Fahlbeckv.Bucklen

COURT OF APPEALS OF INDIANAAug 16, 2011
No. 20A03-1102-PL-54 (Ind. App. Aug. 16, 2011)

No. 20A03-1102-PL-54

08-16-2011

MICHAEL S. FAHLBECK, Appellant-Defendant, v. BRYAN BUCKLEN, et al., Appellees-Plaintiffs.

ATTORNEY FOR APPELLANT : NANCY A. McCASLIN McCaslin & McCaslin Elkhart, Indiana ATTORNEY FOR APPELLEES : CHRISTOPHER S. RILEY Barnes & Thornburg LLP Elkhart, Indiana


Pursuant to Ind. Appellate Rule 65(D), this Memorandum Decision shall not be regarded as precedent or cited before any court except for the purpose of establishing the defense of res judicata, collateral estoppel, or the law of the case.

ATTORNEY FOR APPELLANT:

NANCY A. McCASLIN


McCaslin & McCaslin


Elkhart, Indiana


ATTORNEY FOR APPELLEES
:

CHRISTOPHER S. RILEY


Barnes & Thornburg LLP


Elkhart, Indiana


APPEAL FROM THE ELKHART SUPERIOR COURT

The Honorable Stephen R. Bowers, Judge

Cause No. 20D02-0705-PL-33


MEMORANDUM DECISION - NOT FOR PUBLICATION

BAKER , Judge

Appellant-defendant Michael S. Fahlbeck appeals the trial court's award of attorney fees and costs to appellees-plaintiffs Bryan Bucklen, et al., (collectively, "the Homeowners"). Specifically, Fahlbeck asserts that the trial court erred in denying his motion to correct error because the language of the restrictive covenants regarding a residential subdivision does not permit the trial court's award of $52,610 in attorney fees to the Homeowners for litigation expenses they incurred while enforcing the restrictive covenants. The Homeowners argue on cross-appeal that Fahlbeck's argument was not properly before the trial court and, therefore, is waived on appeal.

We conclude that Fahlbeck waived his argument on appeal because it was not properly asserted at the trial court level. Thus, we affirm the trial court's award of the Homeowners' attorney's fees

FACTS

On August 2, 2006, Fahlbeck purchased Lot 14 of Manor Estates, Section II, a residential subdivision in Elkhart County, where he laid a foundation to transfer a home that had been previously built onto that lot. Manor Estates features twenty-eight homes, all of which are subject to "Protective Restrictions, Covenants, Limitations, and Easements for Manor Estates PUD: Section II & III" (Restrictive Covenants). Appellant's App. p. 34, 105. The Restrictive Covenants were executed and recorded on June 22, 1987. A pertinent provision of the Restrictive Covenants states:

All the lots in said addition shall be subject to . . . the covenants . . . restrictions hereinafter set forth. . . . The provisions herein contained are for the mutual benefit and protection of the owners . . . or any and all lots in
said section; and they shall run with the land and inure to the benefit of and be enforceable by their respective legal representatives . . . . The . . . owners . . . of any land or lot included in said section shall be entitled to injunctive relief against any violation or attempted violation of the provisions hereof and also damages for any injuries resulting from any violation hereof.

Id.
at 68.

An additional Restrictive Covenant provides that:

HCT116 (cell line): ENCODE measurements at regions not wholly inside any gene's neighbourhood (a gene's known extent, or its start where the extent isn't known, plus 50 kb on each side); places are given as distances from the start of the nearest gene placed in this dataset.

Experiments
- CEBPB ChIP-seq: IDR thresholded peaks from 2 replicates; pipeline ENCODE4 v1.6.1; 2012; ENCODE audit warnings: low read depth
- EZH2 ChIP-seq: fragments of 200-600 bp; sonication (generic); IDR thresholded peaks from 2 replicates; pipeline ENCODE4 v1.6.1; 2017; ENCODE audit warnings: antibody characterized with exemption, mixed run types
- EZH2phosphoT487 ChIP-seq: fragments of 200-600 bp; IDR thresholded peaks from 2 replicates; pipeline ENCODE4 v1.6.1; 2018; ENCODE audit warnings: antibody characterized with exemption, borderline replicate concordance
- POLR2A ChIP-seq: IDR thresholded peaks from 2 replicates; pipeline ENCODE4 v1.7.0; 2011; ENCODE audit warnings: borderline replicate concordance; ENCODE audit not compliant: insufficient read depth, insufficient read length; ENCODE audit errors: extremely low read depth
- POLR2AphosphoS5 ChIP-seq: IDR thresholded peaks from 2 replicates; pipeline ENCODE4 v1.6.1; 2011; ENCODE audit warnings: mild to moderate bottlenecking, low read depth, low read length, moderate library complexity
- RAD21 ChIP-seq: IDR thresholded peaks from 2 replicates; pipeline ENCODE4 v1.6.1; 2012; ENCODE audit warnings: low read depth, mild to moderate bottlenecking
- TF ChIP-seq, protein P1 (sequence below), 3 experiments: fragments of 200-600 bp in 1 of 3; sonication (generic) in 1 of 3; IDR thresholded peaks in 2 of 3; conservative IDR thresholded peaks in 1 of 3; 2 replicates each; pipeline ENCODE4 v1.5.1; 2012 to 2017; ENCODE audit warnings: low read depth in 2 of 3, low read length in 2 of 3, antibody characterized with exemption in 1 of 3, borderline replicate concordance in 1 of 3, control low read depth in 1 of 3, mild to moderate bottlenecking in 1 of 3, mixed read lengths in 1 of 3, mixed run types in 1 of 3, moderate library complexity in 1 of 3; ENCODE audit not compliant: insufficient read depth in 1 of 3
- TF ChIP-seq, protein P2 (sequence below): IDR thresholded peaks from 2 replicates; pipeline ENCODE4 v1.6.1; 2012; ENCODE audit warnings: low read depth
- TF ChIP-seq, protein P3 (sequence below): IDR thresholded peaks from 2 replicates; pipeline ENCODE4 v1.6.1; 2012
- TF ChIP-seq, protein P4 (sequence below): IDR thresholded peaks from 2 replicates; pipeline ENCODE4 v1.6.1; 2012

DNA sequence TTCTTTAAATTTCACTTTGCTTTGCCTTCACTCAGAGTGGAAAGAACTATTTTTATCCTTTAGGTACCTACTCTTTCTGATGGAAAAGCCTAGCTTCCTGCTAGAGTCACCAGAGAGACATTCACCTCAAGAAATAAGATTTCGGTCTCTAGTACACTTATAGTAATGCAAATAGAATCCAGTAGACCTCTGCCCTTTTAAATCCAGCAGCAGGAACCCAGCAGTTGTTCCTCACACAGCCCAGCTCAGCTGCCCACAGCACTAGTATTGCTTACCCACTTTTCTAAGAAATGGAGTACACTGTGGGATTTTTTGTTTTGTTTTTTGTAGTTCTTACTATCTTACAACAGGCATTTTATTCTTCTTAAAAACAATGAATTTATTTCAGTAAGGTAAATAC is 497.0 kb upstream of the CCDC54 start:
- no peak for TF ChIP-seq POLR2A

The right to enforce these provisions by injunction, together with the right to cause the removal by due process of law or any structure, is hereby vested in each owner of a lot in Manor Estates . . . . These covenants and restrictions may all be enforced by a civil action for damages and by any other appropriate remedy at law or in equity. If any person or persons shall violate or attempt to violate any of the covenants herein, it shall be lawful for any person or persons vested with the title to any of the lots hereinafter described . . . or the Developer, to proceed either in law or in equity, against such person or persons, violating . . . [the] covenants, and to enjoin them from so doing, to recover damages for such violations and to seek all other appropriate relief. In the event that the Developer should employ counsel to enforce any of the foregoing covenants and restrictions, all costs incurred in such enforcement, including reasonable attorney's fees, shall be paid by the owner of such lot or lots against whom such enforcement action is brought.

Id.
at 75.

On April 20, 2007, the Homeowners filed a complaint and request for injunctive relief, alleging that Fahlbeck had failed to comply with the terms of the Restrictive Covenants. Specifically, the Homeowners alleged that Fahlbeck's home will be too small, is without a porch, has a metal chimney as opposed to one with brick and or stone, and is set too far back from the street. Following a hearing, the trial court granted the Homeowners' request for a preliminary injunction on June 7, 2007.

On May 16, 2008, the Homeowners filed a "Rule to Show Cause," alleging that Fahlbeck was in violation of the preliminary injunction by undertaking further construction on his property. Id. at 76-77. In conjunction with their motion, Homeowners sought the recovery of their attorney's fees as well as sanctions against Fahlbeck for his violation of the preliminary injunction. A hearing was conducted on the Homeowners' motion on May 29, 2008, whereupon the trial court found Fahlbeck in violation of the preliminary injunction, but would not consider sanctions until the Homeowners filed a bond. Homeowners filed their injunction bond on July 1, 2008. On July 16, 2008, the Homeowners requested their attorney's fees, which were compiled and submitted through the affidavit of their attorney, and sanctions against Fahlbeck. The trial court awarded the Homeowners $2,210 in attorney's fees on August 5, 2008. Fahlbeck was also ordered to pay an additional $2,000 in sanctions that the trial court suspended.

The Homeowners filed a subsequent "Rule to Show Cause" motion on October, 28, 2008, wherein the Homeowners alleged Fahlbeck had not yet complied with the trial court's order requiring him to pay the Homeowners' attorney's fees. Id. at 101-02. Following a hearing on the Homeowners' motion, on December 19, 2008, the trial court found Fahlbeck in contempt for failing to pay the Homeowners' attorney's fees. The trial court reduced the previously awarded attorney fees and sanctions to a judgment of $4,210 and ordered Fahlbeck to pay an additional $400 in attorney's fees that the Homeowners incurred while pursuing the Rule to Show Cause action.